Sure, you could head down south for warmer winter weather, but it can be just as wonderful to embrace the season and explore northern vacation spots where there’s lots to do inside and out (just bundle up!). Here are six favorites in Vermont, New Hampshire, Wisconsin, Michigan and Ohio. Just be sure to check with destinations for their latest COVID-19 protocols, and follow CDC guidance for safe travel.
Smoke curls from chimneys and icicles dangle from eaves in this quaint northern Vermont ski town. Wedged between the evergreen peaks of the state’s namesake Green Mountains, the village of Stowe embodies the genuine charm of an old-fashioned New England winter. Start with a stroll along Main Street where the steeple of the Stowe Community Church punctuates the snug downtown and places like Stowe Mercantile and Shaw’s General Store — each with their penny candy and cozy woolens — hark back to a bygone era. Pop into the circa-1818 Stowe Town Meetinghouse, where the Vermont Ski and Snowboard Museum tells the story of the state’s snow sports heritage, complete with vintage gear, antique lift chairs and other memorabilia ($5 suggested donation).
Head north on state Route 108, better known as the Mountain Road, to Stowe Mountain Resort, one of the most popular ski areas in the region, now in its 85th season. Tucked at the base of Mount Mansfield, Vermont’s highest peak, the resort offers downhill fans an abundance of classic terrain, including the Toll Road, a mellow, meandering run through the woods. Cross-country and snowshoe aficionados should make a beeline to the Trapp Family Lodge (yes, The Sound of Music von Trapp family), where more than 35 miles of pristinely groomed trails across the property's 2,500 acres lead through a postcard-perfect setting. End a day of schussing with a pint or two at the von Trapp Bierhall, where the family’s crisp lagers accompany a menu featuring delicious Austrian-inspired fare.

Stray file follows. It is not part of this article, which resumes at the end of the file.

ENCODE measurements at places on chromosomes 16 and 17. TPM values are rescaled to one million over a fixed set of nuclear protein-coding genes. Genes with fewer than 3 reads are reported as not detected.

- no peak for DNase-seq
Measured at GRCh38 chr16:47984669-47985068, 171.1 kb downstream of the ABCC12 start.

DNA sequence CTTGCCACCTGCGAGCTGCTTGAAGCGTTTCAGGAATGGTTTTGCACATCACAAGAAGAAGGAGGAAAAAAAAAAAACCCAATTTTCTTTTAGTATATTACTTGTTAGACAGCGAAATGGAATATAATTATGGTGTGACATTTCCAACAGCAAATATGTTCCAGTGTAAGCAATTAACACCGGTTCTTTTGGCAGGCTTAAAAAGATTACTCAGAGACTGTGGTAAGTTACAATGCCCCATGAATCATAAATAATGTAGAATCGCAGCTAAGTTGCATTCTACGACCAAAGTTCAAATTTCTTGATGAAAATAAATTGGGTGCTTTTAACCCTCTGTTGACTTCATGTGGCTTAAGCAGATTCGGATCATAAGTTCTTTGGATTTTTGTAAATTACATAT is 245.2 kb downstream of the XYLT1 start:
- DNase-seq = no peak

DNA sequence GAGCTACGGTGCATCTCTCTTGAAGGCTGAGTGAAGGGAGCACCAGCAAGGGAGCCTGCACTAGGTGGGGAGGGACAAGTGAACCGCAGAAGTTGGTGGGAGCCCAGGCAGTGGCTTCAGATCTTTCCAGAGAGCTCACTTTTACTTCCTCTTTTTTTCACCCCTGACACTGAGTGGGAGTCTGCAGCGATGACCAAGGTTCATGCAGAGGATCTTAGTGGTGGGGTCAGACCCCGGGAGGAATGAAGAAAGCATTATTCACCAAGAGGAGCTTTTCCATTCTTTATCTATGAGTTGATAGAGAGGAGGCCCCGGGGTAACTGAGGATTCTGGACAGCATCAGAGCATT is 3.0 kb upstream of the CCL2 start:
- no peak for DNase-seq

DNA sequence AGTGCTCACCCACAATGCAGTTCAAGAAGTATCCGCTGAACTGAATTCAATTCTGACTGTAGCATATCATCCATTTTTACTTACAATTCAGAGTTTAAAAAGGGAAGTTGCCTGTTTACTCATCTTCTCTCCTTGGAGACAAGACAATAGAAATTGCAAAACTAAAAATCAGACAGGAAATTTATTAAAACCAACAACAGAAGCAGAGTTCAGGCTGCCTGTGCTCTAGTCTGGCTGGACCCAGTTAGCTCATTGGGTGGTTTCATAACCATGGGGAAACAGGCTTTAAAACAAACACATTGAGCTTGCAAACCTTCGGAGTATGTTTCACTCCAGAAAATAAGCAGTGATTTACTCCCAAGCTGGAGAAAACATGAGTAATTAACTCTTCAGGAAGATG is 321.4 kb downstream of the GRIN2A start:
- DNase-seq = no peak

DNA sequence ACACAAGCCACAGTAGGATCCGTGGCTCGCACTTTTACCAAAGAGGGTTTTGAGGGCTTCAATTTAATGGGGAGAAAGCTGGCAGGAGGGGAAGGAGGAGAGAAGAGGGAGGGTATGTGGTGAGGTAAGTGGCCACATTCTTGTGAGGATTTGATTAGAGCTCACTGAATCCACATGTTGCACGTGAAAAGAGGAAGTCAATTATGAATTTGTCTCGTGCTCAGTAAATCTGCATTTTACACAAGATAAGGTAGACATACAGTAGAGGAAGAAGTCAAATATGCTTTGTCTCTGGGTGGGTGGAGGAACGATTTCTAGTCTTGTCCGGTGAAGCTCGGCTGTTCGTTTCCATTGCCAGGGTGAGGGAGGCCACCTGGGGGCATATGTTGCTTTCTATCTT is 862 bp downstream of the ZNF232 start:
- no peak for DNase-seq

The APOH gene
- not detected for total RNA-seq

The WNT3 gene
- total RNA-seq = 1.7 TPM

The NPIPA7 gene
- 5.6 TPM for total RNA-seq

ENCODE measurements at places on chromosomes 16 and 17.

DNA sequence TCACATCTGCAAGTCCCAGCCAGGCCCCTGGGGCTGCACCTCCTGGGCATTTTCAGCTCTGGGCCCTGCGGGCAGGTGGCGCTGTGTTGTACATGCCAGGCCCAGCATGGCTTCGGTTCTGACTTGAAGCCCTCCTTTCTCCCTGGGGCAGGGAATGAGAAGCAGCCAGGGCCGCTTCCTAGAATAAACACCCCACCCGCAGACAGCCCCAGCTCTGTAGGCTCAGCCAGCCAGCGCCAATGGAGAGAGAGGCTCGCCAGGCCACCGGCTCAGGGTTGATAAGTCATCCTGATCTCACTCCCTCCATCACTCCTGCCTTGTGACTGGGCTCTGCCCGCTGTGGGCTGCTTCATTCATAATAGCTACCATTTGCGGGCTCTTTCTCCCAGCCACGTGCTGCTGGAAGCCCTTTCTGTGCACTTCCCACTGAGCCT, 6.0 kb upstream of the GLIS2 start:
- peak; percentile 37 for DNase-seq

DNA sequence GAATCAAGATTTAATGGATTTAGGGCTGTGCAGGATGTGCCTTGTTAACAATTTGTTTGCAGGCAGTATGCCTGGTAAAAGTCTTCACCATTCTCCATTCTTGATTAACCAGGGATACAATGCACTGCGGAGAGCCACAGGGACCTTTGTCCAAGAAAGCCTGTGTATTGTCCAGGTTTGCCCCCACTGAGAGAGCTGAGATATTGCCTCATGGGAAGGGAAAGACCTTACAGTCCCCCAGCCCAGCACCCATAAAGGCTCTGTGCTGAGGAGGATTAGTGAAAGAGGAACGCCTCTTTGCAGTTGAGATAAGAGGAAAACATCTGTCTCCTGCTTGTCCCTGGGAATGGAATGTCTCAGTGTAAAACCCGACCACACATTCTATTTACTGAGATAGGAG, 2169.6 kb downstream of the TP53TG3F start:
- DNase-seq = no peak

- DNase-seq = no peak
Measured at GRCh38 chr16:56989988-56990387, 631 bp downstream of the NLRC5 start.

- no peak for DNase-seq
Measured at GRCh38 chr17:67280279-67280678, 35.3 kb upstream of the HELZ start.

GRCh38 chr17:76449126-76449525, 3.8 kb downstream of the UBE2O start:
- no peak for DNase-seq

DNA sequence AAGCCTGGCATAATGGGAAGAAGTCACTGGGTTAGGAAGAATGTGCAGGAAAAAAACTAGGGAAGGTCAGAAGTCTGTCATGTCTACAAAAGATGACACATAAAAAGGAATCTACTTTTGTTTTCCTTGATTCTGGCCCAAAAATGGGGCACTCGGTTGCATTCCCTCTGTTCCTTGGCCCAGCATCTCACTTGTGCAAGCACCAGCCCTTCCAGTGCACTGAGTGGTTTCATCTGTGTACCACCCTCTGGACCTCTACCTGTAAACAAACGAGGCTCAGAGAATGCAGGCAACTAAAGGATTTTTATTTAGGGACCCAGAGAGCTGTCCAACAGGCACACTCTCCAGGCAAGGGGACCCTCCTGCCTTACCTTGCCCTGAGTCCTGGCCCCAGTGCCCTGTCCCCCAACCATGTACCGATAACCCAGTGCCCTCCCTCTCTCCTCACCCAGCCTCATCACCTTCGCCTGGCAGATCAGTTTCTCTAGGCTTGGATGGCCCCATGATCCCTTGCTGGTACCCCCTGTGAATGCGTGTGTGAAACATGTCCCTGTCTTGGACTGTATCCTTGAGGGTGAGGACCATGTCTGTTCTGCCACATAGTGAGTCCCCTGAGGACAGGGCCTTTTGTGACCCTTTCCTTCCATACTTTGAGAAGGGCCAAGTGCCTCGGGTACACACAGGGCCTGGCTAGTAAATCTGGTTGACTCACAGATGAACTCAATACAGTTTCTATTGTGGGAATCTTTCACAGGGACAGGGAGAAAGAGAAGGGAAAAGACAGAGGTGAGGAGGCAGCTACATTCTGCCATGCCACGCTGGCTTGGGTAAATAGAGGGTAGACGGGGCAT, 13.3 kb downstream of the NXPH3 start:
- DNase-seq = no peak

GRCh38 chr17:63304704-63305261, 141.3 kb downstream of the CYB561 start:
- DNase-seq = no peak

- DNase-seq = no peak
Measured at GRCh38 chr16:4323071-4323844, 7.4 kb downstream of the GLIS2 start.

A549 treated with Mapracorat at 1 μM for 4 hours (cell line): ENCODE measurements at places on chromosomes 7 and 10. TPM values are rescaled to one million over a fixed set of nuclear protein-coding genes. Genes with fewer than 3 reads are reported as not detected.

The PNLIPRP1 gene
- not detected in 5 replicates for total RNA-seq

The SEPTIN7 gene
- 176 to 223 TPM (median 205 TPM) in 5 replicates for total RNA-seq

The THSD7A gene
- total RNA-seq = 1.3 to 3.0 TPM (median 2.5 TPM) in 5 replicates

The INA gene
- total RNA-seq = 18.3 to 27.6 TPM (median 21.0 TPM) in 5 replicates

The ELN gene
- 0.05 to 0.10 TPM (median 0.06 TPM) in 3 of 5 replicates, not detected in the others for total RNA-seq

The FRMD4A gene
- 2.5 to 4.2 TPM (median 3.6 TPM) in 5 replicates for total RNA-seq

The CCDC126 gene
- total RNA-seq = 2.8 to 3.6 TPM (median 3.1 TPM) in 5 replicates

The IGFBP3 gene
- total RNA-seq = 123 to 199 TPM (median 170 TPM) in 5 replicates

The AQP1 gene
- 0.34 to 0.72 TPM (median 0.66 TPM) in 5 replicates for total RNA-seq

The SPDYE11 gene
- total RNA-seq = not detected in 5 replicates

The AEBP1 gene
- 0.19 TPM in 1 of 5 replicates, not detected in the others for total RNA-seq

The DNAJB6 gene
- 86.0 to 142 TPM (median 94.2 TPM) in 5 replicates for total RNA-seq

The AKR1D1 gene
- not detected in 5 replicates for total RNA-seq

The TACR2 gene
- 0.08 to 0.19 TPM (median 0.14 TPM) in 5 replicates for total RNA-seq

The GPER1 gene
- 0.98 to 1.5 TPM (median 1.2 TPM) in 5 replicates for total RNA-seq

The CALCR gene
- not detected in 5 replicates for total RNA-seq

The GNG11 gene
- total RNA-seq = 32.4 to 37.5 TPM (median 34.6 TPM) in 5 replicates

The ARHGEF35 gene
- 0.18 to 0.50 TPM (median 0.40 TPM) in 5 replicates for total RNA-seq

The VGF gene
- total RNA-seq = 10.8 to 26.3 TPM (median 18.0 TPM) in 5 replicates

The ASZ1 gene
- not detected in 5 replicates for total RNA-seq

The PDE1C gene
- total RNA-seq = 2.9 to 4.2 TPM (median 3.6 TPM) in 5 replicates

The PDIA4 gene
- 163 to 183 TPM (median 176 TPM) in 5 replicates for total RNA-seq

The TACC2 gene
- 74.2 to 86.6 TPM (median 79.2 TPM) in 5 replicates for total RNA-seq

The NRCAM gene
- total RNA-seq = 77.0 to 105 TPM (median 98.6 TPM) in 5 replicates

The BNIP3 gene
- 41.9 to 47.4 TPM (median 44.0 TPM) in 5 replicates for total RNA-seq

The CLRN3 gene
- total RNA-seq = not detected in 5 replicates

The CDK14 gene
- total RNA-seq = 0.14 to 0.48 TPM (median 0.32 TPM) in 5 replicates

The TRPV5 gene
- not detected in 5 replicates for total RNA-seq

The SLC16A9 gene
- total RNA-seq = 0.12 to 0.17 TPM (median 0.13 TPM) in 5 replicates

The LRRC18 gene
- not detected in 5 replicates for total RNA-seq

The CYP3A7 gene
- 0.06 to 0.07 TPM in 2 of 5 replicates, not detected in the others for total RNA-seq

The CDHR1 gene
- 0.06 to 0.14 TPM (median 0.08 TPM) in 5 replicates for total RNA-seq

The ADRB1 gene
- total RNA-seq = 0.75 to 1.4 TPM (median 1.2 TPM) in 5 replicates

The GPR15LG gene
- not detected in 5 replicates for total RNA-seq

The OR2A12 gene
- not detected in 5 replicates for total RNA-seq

Where to Stay: Trapp Family Lodge has been welcoming guests to its charming European-style chalet since 1950 (rooms are $200 and up). Or try the Field Guide Lodge, a stylish base camp in the heart of town ($179 and up).
Lake Placid, New York
This picturesque Adirondack village has played host to the winter games not once, but twice — first in 1932 and again in 1980 — but you don’t have to be an Olympian to enjoy its many cold-weather adventures. Kick things off with a visit to the Olympic Center, home to the Lake Placid Winter Olympic Museum and the Herb Brooks Arena, where a group of scrappy U.S. hockey players ousted the undefeated Soviet team in the epic 1980 gold-medal game known as the Miracle on Ice. (Note: The center is currently under construction, but the arena is expected to reopen to the public by the end of December. The museum won't reopen until November 2022, but you can visit a temporary exhibit with a selection of museum items in the interim. It's also home to the Olympic Speed Skating Oval, open this season for public skating. Check the site for updates.)
Though the village’s namesake lake sits at its northern end, the downtown actually surrounds the smaller Mirror Lake, which becomes a hive of activity during the winter. Pond hockey players pass the puck, snowshoers explore the frozen expanse, and teams of fluffy huskies pull sleds across the snow-covered ice. Nordic skiers can glide along the 50-kilometer woodland trail network at Mount Van Hovenberg, Lake Placid’s Olympic cross-country ski and biathlon venue, which offers gear rentals.
For dining, try Smoke Signals, a cozy barbecue joint overlooking Mirror Lake that serves savory house-smoked meats — chicken, pulled pork, brisket and ribs — alongside salads and appetizers, including their award-winning wings.
Where to Stay: You’ll find vintage, cabin-style lodging right in town at Lake House at High Peaks Resort ($119 and up), while The Mirror Lake Inn Resort & Spa offers plush lakeside accommodations and a gorgeous spa ($199 and up).